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# Chapter 1

NOTES ON PHASORS
1.1 Time-Harmonic Physical Quantities
Time-harmonic analysis of physical systems is one of the most important skills for
the electrical engineer to develop. Whether the application is power transmission,
radio communications, data signaling, or laser emissions, the analysis of a physical
system often requires physical quantities as either a single sinusoid or a superposition
of multiple sinusoids. The most valuable analytical tool for studying sinusoidal
physical quantities is the phasor transform.
1.1.1 Motivation for Phasors
There are many types of transforms in engineering and all of them have one thing
in common: they are used to simplify physical calculations. The phasor transform
is no diﬀerent. It replaces a time-harmonic physical quantity with a single complex
constant that can be manipulated more easily by the engineer.
A time-harmonic function is any physical quantity that is a sinusoidal function
of time. Thus, a time-harmonic function, f(t), has a general mathematical form
given by the following cosine function:
f(t) = Acos(2πft + φ) (1.1.1)
where the three constants have the following meanings:
A: amplitude or envelope wave
f: harmonic frequency, with units of Hertz (Hz) or 1/s
φ: phase of the wave, with units of radians
The function f(t) can represent any physical quantity – voltage, current, ﬁeld,
position, etc. – and is completely characterized by these three constants. Contrast
this to a DC physical quantity which is characterized by a single constant.
1
2 Durgin ECE 3065 Notes Notes on Phasors Chapter 1
An alternative characterization to Equation (1.1.1) is often given by
f(t) = Acos(ωt +φ)
where ω is radian frequency with units of radians-per-second. There are some disci-
plines of engineering that use ω instead of f in harmonic analysis. The engineering
student should be able to move between these conventions easily by using the rela-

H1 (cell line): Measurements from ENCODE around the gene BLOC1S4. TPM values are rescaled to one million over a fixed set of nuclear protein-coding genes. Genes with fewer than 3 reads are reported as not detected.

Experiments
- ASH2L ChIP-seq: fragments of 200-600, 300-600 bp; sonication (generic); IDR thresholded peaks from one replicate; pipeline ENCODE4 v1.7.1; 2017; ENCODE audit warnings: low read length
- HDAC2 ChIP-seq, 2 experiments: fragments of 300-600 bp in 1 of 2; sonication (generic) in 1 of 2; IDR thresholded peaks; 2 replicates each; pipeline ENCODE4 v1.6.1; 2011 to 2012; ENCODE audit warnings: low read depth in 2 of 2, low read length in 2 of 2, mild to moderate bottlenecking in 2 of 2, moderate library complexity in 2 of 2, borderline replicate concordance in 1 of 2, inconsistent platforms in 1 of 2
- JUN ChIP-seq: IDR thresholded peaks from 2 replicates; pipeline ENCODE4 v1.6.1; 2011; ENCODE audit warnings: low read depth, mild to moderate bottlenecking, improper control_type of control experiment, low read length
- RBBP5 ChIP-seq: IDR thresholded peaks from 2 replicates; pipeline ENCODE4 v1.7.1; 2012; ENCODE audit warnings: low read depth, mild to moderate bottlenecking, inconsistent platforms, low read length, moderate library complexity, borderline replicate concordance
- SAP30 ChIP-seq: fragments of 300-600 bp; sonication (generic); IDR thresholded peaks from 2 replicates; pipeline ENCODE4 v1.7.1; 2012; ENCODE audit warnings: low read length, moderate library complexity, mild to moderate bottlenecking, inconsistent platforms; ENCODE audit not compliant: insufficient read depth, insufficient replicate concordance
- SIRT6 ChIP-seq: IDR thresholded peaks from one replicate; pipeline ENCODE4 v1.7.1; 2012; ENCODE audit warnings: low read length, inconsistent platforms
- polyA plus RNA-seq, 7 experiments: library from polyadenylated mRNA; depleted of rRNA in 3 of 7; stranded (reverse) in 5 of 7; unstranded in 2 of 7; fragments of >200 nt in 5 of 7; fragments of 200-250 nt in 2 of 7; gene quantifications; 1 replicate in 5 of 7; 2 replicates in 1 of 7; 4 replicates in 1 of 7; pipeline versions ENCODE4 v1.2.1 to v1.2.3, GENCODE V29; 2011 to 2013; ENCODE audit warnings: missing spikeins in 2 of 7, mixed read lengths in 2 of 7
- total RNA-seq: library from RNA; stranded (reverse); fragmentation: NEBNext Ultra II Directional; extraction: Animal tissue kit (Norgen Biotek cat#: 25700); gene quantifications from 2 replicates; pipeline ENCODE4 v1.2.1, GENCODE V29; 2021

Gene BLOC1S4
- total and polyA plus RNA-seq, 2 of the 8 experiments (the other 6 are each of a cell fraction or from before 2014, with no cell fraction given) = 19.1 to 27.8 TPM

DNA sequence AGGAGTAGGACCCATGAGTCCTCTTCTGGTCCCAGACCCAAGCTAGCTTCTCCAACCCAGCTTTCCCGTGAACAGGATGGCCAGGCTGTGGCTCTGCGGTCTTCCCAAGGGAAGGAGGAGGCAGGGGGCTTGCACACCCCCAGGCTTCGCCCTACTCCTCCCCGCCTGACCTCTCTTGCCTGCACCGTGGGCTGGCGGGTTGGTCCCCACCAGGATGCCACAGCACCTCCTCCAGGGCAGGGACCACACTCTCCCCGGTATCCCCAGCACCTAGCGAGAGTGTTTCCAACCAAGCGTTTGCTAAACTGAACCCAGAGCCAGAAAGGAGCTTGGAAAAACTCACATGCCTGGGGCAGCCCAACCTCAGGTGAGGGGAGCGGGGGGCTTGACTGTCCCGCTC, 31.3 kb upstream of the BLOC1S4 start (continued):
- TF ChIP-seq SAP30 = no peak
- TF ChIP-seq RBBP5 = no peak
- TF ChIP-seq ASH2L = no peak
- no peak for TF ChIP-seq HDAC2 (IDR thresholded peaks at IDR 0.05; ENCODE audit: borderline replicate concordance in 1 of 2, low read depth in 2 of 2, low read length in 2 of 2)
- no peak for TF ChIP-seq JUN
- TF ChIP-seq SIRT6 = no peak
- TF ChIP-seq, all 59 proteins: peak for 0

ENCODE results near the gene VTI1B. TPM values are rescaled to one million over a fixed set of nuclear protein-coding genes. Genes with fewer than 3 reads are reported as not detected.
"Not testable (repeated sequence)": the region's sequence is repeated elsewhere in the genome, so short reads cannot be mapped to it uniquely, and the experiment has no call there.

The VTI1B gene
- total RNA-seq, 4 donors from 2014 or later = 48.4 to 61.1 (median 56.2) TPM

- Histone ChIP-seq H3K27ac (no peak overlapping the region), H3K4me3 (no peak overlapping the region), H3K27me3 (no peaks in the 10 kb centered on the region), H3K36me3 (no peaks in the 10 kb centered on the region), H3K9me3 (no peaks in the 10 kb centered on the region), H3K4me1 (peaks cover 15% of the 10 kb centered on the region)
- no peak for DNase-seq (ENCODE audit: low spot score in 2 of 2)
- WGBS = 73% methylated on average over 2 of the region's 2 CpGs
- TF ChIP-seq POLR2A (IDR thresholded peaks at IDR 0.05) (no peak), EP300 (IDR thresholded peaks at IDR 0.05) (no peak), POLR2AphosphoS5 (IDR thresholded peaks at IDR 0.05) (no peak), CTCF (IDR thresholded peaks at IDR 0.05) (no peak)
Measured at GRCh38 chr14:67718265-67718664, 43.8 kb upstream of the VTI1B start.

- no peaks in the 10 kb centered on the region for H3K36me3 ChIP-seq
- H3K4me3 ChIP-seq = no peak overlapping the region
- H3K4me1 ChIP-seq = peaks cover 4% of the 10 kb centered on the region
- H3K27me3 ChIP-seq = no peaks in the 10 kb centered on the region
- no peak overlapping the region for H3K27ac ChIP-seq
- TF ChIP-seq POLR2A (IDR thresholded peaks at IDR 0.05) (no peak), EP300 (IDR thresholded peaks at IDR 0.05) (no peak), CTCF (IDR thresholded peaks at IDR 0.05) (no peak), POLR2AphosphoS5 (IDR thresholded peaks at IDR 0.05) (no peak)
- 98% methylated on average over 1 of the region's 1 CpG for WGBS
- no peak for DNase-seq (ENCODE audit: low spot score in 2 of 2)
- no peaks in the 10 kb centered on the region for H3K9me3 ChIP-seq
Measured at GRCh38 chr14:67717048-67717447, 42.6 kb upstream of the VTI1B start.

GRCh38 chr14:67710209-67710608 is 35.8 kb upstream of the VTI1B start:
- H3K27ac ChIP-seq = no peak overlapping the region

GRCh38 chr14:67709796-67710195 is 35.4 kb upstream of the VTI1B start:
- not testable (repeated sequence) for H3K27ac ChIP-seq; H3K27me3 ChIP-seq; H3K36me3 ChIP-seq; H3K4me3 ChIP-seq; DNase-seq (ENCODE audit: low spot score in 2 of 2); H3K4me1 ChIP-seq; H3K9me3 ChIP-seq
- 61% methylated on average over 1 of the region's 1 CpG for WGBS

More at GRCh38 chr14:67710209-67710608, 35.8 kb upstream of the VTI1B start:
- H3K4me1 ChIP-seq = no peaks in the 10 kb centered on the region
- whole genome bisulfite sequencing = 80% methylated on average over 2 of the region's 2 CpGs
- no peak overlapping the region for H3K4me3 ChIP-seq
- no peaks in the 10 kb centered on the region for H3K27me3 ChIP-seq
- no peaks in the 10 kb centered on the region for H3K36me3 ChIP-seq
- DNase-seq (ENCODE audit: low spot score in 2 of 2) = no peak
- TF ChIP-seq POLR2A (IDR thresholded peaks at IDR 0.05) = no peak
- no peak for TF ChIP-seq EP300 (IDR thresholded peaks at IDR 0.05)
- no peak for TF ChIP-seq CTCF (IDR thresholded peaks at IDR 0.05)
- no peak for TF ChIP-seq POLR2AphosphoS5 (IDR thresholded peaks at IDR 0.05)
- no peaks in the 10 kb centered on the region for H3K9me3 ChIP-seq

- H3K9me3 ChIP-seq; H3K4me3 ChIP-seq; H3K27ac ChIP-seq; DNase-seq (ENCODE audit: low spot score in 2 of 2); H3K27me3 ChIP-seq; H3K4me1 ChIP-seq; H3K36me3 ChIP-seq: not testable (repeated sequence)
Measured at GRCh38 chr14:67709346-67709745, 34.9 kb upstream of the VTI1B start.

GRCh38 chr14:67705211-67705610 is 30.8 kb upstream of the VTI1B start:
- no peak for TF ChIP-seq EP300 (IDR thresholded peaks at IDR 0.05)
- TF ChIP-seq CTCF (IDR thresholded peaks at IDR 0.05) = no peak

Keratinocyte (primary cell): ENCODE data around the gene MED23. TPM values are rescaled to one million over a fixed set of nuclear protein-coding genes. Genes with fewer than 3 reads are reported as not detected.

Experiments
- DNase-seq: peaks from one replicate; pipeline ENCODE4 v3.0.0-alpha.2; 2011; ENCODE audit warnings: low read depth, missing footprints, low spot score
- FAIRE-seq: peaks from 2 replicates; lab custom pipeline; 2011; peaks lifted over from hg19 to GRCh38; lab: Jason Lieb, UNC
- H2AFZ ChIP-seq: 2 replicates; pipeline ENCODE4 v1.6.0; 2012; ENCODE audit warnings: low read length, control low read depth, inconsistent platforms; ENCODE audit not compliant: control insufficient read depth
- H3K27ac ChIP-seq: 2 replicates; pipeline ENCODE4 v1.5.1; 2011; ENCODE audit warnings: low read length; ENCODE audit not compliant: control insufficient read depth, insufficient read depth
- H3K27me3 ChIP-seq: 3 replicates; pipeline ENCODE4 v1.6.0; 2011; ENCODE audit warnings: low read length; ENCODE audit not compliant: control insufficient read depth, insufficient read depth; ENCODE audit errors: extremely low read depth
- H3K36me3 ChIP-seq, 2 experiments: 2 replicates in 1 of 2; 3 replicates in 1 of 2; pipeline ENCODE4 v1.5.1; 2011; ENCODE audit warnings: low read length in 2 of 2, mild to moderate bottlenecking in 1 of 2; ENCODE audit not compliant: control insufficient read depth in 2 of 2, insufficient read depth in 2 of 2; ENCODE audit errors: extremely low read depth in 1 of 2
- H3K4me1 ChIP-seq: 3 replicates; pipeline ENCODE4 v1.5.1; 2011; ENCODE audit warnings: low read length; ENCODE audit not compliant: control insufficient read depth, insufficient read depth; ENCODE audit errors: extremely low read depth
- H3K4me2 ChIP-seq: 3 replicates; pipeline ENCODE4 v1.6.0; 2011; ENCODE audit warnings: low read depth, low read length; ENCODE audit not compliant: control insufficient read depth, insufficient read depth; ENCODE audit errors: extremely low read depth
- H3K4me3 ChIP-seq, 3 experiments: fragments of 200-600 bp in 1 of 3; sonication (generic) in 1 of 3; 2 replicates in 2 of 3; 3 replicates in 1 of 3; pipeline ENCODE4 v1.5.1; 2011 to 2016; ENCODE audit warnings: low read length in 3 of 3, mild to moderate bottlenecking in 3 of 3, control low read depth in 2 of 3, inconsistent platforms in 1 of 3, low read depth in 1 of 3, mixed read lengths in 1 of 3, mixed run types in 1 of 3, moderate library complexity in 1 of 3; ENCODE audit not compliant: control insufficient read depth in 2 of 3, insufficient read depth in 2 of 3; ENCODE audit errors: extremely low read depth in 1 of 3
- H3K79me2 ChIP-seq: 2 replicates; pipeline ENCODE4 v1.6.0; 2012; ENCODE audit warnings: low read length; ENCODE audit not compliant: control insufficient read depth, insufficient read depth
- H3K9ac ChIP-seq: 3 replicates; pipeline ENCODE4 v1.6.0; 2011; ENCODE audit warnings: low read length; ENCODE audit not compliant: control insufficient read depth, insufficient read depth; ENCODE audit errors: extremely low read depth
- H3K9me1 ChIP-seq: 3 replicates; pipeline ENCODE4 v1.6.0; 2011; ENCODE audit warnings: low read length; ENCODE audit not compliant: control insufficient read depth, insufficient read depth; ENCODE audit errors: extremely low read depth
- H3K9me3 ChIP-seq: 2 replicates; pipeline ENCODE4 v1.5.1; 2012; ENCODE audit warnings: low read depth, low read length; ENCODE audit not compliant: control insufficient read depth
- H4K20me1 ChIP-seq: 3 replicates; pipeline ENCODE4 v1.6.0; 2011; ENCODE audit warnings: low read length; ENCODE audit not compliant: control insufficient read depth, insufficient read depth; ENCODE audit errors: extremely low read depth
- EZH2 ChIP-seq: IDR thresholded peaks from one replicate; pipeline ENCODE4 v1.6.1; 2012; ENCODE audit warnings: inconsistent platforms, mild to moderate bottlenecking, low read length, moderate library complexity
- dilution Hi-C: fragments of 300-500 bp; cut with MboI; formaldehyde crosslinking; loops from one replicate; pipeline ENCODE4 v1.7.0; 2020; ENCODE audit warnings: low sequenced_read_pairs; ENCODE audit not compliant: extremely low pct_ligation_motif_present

tionship ω = 2πf.
1.1.2 Phasor Transform Deﬁnitions
The phasor transform is a one-on-one mapping of complex numbers (amplitudes
and phases) to time-harmonic functions. In the oﬃcial notation of transforms, we
can denote the phasor transform as the operation P{}:
Forward Transform:
˜
X = P{x(t)}
Inverse Transform: x(t) = P
−1
{
˜
X}
We say that
˜
X is in the phasor domain and x(t) is in the time domain. The forward
transform maps the function into the phasor domain and the inverse transform
maps the phasor quantity back to the time domain. It is the convention of these
notes to always mark a phasor quantity with a tilde (˜).
To calculate a phasor from a time-domain quantity, simply remove the cosine
function and replace it with a complex exponential of the wave’s phase oﬀset. Math-
ematically, we write this as
x(t) = Acos(2πft + φ) −→
˜
X = Aexp(jφ) (1.1.2)
To take a phasor back into the time domain, use the following formula:
x(t) = Real{
˜
X exp(j2πft)} (1.1.3)
An sample calculation of phasors is included in Example 1.1.
Example 1.1: Basic Phasor Transform
Problem: Convert the function 7 sin(2πt) into the phasor domain and then
back into the time domain.
Solution:
1. To go into the phasor domain, we ﬁrst recognize that if x(t) = 7 sin(2πt),
we may also write this as
x(t) = 7 cos
_
2πt −
π
2
_
Section 1.1. Time-Harmonic Physical Quantities Durgin ECE 3065 Notes 3
Following the formula in Equation (1.1.2), we can write this function in
the phasor domain as
˜
X = 7 exp
_
−j
π
2
_
2. To go back into the time domain is straightforward:
x(t) = Real{7 exp
_
−j
π
2
_
exp(j2πft)}
= Real
_
7 exp
_
j
_
2πft −
π
2
___
= Real
_
7 cos
_
2πft −
π
2
_
+j7 sin
_
2πft −
π
2
__
= 7 cos
_
2πft −
π
2
_
= 7 sin (2πft)
For the last steps, we applied the Euler formula for complex exponentials:
exp(jx) = cos x +j sin x.
1.1.3 Rectangular and Polar Forms of Phasors
There are two shorthand ways of reporting phasor values. We have already used the
convenient rectangular form, which takes the form of a complex number, X + jY .